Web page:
Democratic Republic of The Congo: Staff Report for the 2001 Article IV Consultation and Discussions on a Staff-Monitored Program

The primary source of hyperinflation has been unbridled monetization of an uncontrolled budgetary deficit. The Central Bank of the Congo (BCC) has lost control of monetary policy, and its role has been reduced to financing the fiscal deficit. The IMF staff agrees with the government that achievement of the major targets requires a strong fiscal adjustment effort, a restrictive monetary policy, and a well-sequenced implementation of structural and sectoral reforms, together with the timely strengthening of administrative capacity with the help of the international community.

Abstract

The primary source of hyperinflation has been unbridled monetization of an uncontrolled budgetary deficit. The Central Bank of the Congo (BCC) has lost control of monetary policy, and its role has been reduced to financing the fiscal deficit. The IMF staff agrees with the government that achievement of the major targets requires a strong fiscal adjustment effort, a restrictive monetary policy, and a well-sequenced implementation of structural and sectoral reforms, together with the timely strengthening of administrative capacity with the help of the international community.

1. Available information through mid-June indicates that the authorities are rigorously implementing their economic program for the period June 2001-March 2002 that is being monitored by the Fund staff.1 All prior actions have been taken, with the exception of the adoption of the new statutes of the Central Bank of the Congo (BCC) (see Table 1). The new statutes of the BCC, which would restore its independence, require an amendment to the Constitution which is expected to be adopted soon, with enactment of the new BCC statutes and the new banking law in the next few weeks. Strict adherence to the monthly treasury cash-flow plan has prompted a steep decline in inflation in June, as foreseen under the program.

Table 1.

Democratic Republic of the Congo: Prior Actions 1/

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See EBS/01/94 (6/22/01), Appendix I, Attachment I, Table 3.

Adoption of the new statutes of the BCC requires an amendment to the Constitution to allow for the independence of the BCC. Publication of the new banking law has also been delayed because there is a need to harmonize this legislation with the statutes of the BCC. Both pieces of legislation will be published at the same time in the next few weeks.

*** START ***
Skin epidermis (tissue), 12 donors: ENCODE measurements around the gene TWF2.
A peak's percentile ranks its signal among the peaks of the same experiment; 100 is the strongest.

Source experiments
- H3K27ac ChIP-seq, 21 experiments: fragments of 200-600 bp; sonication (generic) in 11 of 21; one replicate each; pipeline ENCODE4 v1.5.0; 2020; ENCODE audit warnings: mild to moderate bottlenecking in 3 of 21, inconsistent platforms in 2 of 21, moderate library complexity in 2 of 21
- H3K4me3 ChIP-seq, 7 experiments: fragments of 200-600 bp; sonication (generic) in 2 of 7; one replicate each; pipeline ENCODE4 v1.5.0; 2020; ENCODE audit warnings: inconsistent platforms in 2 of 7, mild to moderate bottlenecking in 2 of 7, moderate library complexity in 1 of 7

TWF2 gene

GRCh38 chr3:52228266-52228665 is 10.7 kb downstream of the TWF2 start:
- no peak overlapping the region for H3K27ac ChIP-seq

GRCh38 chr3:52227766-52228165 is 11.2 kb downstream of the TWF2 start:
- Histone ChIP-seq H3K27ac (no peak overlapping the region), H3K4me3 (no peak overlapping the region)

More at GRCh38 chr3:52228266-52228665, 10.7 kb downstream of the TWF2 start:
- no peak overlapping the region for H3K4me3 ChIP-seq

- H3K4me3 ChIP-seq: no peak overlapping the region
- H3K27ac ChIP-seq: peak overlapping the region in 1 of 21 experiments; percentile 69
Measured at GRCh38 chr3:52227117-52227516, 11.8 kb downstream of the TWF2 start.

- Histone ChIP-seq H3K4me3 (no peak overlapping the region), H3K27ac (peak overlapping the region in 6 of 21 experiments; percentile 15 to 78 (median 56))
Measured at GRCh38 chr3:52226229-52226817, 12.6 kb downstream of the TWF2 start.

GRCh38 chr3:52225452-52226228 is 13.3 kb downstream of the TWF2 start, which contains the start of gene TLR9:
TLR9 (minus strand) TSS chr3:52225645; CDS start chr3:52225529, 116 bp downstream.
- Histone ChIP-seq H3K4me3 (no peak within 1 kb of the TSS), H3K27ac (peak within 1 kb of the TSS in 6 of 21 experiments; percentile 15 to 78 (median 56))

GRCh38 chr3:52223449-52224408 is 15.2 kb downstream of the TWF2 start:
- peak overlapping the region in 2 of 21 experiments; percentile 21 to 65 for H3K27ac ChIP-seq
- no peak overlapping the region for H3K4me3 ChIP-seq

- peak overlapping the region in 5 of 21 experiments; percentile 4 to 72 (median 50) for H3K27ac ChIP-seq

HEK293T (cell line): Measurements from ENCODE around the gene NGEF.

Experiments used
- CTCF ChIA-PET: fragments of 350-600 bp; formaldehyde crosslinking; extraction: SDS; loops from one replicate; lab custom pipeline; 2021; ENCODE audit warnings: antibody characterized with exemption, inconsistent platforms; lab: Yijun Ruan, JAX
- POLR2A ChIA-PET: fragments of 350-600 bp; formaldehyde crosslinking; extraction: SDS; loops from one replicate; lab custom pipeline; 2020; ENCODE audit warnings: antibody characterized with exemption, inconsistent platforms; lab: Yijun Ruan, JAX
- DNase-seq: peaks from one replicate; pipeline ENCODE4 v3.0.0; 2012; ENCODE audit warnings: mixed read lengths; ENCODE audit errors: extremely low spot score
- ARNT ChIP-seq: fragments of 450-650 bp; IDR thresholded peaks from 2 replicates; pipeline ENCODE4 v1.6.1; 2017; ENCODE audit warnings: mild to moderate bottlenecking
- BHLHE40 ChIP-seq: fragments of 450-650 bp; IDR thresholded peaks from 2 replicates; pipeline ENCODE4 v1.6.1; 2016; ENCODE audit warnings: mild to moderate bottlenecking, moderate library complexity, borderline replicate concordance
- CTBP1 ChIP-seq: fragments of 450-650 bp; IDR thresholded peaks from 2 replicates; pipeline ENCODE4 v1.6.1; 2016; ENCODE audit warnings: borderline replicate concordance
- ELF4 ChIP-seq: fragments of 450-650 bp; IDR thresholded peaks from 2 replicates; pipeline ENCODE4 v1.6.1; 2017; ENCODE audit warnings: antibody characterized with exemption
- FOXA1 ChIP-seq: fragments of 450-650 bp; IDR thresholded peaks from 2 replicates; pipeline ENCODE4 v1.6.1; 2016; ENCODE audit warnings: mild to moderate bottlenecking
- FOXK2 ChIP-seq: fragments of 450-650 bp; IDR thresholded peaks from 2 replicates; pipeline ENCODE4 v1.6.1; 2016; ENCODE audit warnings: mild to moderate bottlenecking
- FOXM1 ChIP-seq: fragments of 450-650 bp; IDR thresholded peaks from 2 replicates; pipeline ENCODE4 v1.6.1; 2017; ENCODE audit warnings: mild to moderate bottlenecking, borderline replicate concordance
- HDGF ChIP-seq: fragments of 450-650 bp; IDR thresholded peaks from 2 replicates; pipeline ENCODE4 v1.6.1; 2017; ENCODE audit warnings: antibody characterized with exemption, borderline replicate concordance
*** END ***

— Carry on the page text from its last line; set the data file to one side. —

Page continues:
2. In the first four months of 2001, the Congolese economy continued its downward slide. Output in agriculture, mining (with the exception of cobalt), and manufacturing declined as compared with the corresponding period of 2000.

3. The cumulative rate of inflation, which amounted to 68 percent in the first four months of the year, jumped to about 130 percent for the January-May period, in line with an accelerated depreciation of the Congo franc (CGF) in the parallel market; the depreciation was partly related to speculation about imminent government action in the exchange rate area in the context of the staff-monitored program (SMP). In June, the monthly rate of inflation decelerated noticeably to 2 percent, from about 36 percent in May. In fact, in the second half of the month the consumer price index, as prepared by the BCC, actually dropped (prices of certain basic items like rice, flour, and vegetables reportedly have declined). This trend continued in the first week of July.

4. In the fiscal area, information provided by the treasury shows that the accumulated cash deficit for January-May amounted to CGF 4.2 billion (0.4 percent of GDP), or about CGF 3.4 billion (0.3 percent of GDP) less than projected. In May, when the authorities started to effectively implement the monthly treasury cash-flow plan, a surplus of almost CGF 0.2 billion was recorded (against a projected deficit of CGF 2.0 billion) (Table 2). Consequently, net credit to government was negative for the first time in many years. Indications for June point to a surplus that may well exceed the programmed target of CGF 30 million, despite an unforeseen cash bonus of CGF 250 million (1.2 percent of the programmed wage bill for 2001) given to the military on Independence Day, June 30.